New Innovations in Hearing-Assistive Devices

New Innovations in Hearing-Assistive Devices

HATs off to Hearing Assistive Technology! (See what we did there?) They’re the devices dedicated to helping you hear better – and communicate easier – no matter where you are. And thanks to ever-evolving smartphone technology, they’re doing it with even more precision, sophistication and convenience than ever before.

Read on to learn more about the newest innovations in hearing-assistive devices and what they can do for you.

Back in the day, hearing assistive devices included things like captioned telephones, close-captioned TV, frequency-modulated (FM) systems, induction loop systems and signalers/amplifiers for alarms, answering machines, doorbells and computers.

Today, those tried-and-true devices have some high-tech company. Developers and product manufacturers have been stepping up their game to deliver a new generation of HAT devices.

Here are three up-and-coming HAT innovations we’re particularly excited about. Who knows where the next few years will take hearing assistive technology?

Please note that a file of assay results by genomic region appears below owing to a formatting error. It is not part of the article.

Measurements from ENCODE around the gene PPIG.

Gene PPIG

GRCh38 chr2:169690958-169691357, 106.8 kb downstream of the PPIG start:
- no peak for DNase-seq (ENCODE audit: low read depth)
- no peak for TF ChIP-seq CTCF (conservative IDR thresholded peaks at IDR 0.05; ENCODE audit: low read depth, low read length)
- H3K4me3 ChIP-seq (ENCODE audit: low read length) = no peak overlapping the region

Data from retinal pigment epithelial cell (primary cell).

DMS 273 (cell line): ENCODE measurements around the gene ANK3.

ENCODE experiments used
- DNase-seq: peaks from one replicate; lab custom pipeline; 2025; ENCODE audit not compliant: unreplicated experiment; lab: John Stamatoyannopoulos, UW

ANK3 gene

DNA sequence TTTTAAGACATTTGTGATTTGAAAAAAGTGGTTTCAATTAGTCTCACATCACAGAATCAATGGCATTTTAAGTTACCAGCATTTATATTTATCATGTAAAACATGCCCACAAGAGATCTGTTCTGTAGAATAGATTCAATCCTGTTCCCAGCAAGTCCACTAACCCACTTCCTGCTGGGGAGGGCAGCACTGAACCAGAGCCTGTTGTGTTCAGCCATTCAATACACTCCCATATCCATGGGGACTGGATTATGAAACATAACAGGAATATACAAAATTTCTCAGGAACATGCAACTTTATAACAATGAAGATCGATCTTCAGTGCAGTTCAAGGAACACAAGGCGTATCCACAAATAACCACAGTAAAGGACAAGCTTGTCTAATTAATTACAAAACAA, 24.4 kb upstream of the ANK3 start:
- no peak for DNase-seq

1. Sign Language Robots

Yes, you read that right. Researchers at the University of Antwerp in Belgium have spent the past several years working on a 3-D printed robotic arm (code name “Aslan”) that can recognize spoken and written words via webcam and then translate them into sign language.

 

2. Real-Time, Multi-Lingual Sign Language Translations

A Texas company called KinTrans has developed a mobile app called “Hands Can Talk” that translates sign language to voice and text for conversations between signers and speakers, in real time. It can already recognize thousands of signed words in multiple language.

 

3. Real-Time, Speech-to-Text Transcriptions

Ever been in a group situation where it’s tough to filter out background noise, or to isolate what’s being said with so many people talking? SpeakSee devices use clip-on microphones to isolate speech and transcribe it in real-time captions on your smartphone.  The system supports up to 9 microphones at a time and can be used on a variety of devices. It’s still in development but will be available for iOS and Android devices as well as desktop and laptop computers.

Found in: Technology